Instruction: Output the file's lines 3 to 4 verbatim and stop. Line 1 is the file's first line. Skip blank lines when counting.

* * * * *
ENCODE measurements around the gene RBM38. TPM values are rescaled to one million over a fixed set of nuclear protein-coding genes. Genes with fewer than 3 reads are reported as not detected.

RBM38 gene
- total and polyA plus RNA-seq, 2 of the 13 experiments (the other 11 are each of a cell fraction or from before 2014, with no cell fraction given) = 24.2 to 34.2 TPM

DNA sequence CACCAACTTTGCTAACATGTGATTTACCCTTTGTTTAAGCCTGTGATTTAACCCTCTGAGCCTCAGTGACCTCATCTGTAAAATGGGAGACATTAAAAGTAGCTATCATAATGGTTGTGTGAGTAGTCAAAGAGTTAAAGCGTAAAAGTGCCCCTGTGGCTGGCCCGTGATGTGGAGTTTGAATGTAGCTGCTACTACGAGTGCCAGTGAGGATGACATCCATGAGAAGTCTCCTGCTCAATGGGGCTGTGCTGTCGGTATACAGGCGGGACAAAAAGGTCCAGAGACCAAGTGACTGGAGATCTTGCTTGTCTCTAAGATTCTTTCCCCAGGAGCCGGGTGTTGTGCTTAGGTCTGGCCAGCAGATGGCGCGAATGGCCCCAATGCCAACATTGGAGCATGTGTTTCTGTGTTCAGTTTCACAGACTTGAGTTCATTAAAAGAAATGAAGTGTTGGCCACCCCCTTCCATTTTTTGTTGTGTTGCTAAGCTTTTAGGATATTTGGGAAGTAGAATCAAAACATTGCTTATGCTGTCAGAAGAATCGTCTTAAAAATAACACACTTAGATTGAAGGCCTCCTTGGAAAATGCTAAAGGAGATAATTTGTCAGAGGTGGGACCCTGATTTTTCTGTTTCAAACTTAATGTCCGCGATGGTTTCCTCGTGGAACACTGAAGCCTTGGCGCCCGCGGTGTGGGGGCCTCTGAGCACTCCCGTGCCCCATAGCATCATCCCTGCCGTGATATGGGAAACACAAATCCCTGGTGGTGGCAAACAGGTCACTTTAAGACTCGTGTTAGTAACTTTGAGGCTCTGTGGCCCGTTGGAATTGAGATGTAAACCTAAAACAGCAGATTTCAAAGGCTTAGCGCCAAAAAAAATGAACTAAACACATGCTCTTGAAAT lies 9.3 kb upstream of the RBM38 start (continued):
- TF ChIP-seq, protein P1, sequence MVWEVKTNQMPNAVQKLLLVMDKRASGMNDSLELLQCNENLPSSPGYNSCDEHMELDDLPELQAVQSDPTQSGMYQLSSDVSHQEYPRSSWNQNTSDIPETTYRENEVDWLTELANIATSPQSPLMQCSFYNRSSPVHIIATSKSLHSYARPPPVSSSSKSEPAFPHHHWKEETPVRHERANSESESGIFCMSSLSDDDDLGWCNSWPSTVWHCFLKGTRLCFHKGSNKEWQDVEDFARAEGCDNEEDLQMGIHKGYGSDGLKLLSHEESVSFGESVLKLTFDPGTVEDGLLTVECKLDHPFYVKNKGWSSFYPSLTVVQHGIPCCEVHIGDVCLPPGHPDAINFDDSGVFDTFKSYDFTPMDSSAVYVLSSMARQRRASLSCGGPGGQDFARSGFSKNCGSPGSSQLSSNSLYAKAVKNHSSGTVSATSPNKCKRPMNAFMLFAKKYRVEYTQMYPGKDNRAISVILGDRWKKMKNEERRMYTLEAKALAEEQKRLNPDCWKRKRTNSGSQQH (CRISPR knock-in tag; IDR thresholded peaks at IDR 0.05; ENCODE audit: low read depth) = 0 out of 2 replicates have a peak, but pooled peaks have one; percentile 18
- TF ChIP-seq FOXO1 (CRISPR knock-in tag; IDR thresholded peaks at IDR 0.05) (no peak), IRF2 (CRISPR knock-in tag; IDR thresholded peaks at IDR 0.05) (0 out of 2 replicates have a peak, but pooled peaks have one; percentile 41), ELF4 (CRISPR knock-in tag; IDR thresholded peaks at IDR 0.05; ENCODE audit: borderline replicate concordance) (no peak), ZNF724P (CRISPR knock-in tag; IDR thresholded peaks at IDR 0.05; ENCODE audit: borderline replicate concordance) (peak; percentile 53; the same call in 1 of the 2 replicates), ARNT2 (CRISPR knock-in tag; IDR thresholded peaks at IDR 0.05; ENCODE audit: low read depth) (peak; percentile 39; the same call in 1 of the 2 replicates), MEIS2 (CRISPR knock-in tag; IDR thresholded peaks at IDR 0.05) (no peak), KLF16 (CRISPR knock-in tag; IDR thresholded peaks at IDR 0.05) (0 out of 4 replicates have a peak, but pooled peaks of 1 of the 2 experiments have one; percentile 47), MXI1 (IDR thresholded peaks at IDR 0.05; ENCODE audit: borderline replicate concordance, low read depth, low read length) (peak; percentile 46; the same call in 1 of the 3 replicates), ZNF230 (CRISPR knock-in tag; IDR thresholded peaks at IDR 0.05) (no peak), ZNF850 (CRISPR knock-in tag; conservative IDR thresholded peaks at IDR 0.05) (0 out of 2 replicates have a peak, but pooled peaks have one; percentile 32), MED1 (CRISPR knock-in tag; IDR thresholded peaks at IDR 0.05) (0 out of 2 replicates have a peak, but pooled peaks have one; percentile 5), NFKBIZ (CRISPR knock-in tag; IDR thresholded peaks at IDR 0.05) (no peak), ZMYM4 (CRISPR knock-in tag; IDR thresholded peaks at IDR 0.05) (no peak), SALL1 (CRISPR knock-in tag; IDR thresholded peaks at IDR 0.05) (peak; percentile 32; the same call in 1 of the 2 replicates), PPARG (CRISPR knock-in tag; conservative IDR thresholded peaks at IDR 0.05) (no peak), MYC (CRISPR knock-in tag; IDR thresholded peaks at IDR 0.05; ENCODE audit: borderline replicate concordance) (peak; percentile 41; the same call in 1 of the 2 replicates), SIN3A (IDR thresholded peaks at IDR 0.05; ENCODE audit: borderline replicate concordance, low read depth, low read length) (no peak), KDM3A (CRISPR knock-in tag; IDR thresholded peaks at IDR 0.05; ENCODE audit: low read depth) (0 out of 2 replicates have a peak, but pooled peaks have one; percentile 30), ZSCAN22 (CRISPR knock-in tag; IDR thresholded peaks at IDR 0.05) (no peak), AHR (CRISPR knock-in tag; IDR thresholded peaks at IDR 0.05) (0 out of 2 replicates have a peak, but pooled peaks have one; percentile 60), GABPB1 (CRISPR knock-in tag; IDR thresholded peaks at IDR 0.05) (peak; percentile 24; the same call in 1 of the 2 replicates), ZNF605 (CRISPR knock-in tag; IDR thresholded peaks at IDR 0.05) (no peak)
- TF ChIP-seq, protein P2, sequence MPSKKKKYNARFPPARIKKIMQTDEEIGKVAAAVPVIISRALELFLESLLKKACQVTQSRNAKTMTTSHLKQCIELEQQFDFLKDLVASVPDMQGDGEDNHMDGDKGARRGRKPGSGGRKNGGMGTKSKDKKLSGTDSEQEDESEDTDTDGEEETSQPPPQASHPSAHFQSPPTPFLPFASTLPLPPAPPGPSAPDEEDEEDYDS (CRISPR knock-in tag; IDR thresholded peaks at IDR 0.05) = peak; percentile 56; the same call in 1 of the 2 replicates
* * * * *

- total and polyA plus RNA-seq, 2 of the 13 experiments (the other 11 are each of a cell fraction or from before 2014, with no cell fraction given) = 24.2 to 34.2 TPM

DNA sequence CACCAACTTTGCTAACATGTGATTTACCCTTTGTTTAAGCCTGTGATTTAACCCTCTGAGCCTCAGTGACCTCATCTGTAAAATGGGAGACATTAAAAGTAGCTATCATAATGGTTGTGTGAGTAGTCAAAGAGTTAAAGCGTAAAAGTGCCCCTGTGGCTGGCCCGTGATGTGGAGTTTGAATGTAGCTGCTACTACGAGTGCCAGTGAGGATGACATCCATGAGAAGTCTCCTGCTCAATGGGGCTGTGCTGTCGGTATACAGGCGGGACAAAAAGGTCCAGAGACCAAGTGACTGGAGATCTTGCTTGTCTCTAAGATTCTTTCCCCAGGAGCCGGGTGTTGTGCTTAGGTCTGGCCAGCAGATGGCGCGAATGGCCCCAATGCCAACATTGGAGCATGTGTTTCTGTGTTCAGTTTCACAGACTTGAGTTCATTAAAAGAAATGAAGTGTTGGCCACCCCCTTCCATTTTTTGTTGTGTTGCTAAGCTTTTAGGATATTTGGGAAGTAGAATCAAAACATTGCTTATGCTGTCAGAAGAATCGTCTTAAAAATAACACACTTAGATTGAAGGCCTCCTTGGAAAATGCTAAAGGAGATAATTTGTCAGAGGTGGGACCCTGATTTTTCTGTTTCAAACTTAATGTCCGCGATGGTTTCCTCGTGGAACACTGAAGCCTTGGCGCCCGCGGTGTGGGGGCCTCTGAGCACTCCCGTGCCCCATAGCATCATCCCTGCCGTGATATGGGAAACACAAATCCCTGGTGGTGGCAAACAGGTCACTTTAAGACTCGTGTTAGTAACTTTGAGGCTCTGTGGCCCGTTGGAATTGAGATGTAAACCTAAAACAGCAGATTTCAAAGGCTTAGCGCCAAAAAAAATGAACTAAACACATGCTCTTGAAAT lies 9.3 kb upstream of the RBM38 start (continued):